Matthew 9:32-34. “The prince of demons”
Matthew 9:32-34 . The people Jesus ministered to near Peter’s house in Capernaum enter and exit the Gospel narrative at a dizzying rate of speed. After the healing of the two blind men, a mute man whose illness had a spiritual root to it is brought to him. Interestingly, the word “mute” in Greek is kophon, and refers to blunted or dulled speech or hearing. However, he is not simply a man who is unable to speak or hear – Matthew tells us that he is daimonizomenon, or vexed by an evil spirit. The afflicted in the Gospels are not all the same. Here in chapter nine, Matthew has given us three quite different case studies in Jesus’ ministry to the sick. Some are simply sick or disabled, as the blind men were in the previous passage. Some sick people had an illness which was connected to their sins in some way, as the paralytic was at the beginning of chapter nine. In this passage, demonic activity was involved. People’s life situations are as varied as they are, and most of us are not as wise or as discerning as the Master in knowing what lies at the root of someone’s problems. Not everything is demonic possession or oppression, though in the superstition of the time there was an evil spirit at the root of practically everything. Nor is it always a hidden sin which has disabled the sick. Often, as Jesus Himself tells us in John 9:3, a person’s disability is no one’s fault. In this man’s case, Jesus performed an exorcism, and when the man was released from his oppression, he was able to speak, amazing the crowds.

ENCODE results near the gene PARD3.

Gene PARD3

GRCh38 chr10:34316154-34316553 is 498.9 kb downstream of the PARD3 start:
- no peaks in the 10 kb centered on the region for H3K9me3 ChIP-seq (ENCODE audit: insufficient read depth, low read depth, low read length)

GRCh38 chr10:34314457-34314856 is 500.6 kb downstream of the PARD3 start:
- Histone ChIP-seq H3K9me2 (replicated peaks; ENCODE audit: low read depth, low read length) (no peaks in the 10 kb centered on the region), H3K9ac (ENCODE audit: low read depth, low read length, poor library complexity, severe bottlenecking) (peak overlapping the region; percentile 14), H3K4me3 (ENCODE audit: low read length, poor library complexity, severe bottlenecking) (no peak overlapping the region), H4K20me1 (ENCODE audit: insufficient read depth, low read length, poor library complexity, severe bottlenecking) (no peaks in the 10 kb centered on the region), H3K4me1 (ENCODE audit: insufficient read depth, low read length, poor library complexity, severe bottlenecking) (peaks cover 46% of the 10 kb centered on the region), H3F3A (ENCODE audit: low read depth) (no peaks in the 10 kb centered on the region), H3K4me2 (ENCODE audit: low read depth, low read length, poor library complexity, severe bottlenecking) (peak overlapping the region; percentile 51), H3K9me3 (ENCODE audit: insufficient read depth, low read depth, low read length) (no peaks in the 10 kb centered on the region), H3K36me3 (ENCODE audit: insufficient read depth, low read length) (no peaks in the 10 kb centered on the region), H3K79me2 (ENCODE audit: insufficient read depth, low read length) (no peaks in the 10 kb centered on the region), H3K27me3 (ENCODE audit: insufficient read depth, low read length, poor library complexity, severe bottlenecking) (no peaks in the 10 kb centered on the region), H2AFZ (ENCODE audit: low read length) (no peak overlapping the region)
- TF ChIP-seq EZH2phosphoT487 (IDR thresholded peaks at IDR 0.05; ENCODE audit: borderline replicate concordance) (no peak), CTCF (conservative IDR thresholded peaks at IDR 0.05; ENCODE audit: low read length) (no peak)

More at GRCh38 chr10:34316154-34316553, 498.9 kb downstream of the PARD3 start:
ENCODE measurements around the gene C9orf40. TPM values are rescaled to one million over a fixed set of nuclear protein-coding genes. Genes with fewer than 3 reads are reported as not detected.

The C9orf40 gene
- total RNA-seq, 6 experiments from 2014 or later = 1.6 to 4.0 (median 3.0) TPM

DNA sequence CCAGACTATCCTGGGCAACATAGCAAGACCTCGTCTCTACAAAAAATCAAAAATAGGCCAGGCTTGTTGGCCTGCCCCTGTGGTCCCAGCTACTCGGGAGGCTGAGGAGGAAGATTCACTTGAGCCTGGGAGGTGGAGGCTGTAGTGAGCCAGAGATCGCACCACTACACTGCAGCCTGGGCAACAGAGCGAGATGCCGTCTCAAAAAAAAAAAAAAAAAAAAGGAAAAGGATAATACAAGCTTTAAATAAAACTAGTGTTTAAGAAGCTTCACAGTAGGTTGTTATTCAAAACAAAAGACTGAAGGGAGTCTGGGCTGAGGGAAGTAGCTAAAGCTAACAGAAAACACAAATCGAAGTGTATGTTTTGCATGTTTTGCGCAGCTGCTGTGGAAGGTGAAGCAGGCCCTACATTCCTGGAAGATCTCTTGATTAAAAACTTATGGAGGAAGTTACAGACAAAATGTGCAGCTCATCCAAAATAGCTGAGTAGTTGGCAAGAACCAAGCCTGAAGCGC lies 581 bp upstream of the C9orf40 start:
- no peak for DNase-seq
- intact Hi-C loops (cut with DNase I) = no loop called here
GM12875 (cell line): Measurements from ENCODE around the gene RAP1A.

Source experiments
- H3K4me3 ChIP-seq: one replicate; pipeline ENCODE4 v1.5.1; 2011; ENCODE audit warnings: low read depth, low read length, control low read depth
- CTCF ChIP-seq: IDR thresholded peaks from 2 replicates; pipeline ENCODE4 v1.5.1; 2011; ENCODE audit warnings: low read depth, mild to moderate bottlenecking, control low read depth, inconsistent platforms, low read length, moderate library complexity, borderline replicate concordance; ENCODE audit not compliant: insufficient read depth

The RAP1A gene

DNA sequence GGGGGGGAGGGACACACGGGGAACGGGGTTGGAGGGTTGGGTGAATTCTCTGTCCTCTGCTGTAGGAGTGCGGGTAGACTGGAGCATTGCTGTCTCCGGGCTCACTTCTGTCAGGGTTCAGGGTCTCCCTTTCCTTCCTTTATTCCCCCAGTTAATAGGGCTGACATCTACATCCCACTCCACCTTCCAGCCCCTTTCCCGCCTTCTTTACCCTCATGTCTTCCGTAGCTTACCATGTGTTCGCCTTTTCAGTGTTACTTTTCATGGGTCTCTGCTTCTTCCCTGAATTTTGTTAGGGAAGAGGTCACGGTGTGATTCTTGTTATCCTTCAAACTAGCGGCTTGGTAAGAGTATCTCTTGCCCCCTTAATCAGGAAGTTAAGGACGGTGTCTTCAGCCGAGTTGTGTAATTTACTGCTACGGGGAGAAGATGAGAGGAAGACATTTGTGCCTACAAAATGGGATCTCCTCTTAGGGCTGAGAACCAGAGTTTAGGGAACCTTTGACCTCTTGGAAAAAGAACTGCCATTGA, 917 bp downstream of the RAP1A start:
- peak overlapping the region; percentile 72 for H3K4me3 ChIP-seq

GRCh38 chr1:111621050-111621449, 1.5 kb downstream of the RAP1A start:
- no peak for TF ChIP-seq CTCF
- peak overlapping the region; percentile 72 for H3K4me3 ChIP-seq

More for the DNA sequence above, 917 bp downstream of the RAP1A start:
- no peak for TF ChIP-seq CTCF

In verse 34, the Pharisees – likely the same Pharisees who had criticized Jesus for spending time with tax collectors and sinners in verse 11 – accuse Jesus of casting out demons by the ruler or archonti of demons. The notion that demons, just like angels, have ranks of authority or power isn’t unusual, and during the time of Jesus, a thoroughly fictional work called The Testament of Solomon was written that reflects various ancient Jewish beliefs about demons. In the book, Solomon discovers a way to command demons to do his bidding and build the temple of the Lord. At one point, he conjures up Beelzeboul, the exarch of the demons. The name comes from Baalzebub, the god of Ekron, as mentioned in 2 Kings 1:2. Is it possible that the Pharisees were sarcastically referring to a contemporary work of fiction in which Solomon, the son of David, was commanding demons? At any rate, they were indeed claiming that Jesus of Nazareth, the Messianic son of David, was doing this. Their accusation sets the scene for Matthew 12:24, in which they directly accuse Jesus of working through Beelzebub, the demon king, the lord of the flies – Satan. Here in chapter nine, Jesus ignores them for the moment, choosing rather to continue to do good and heal people.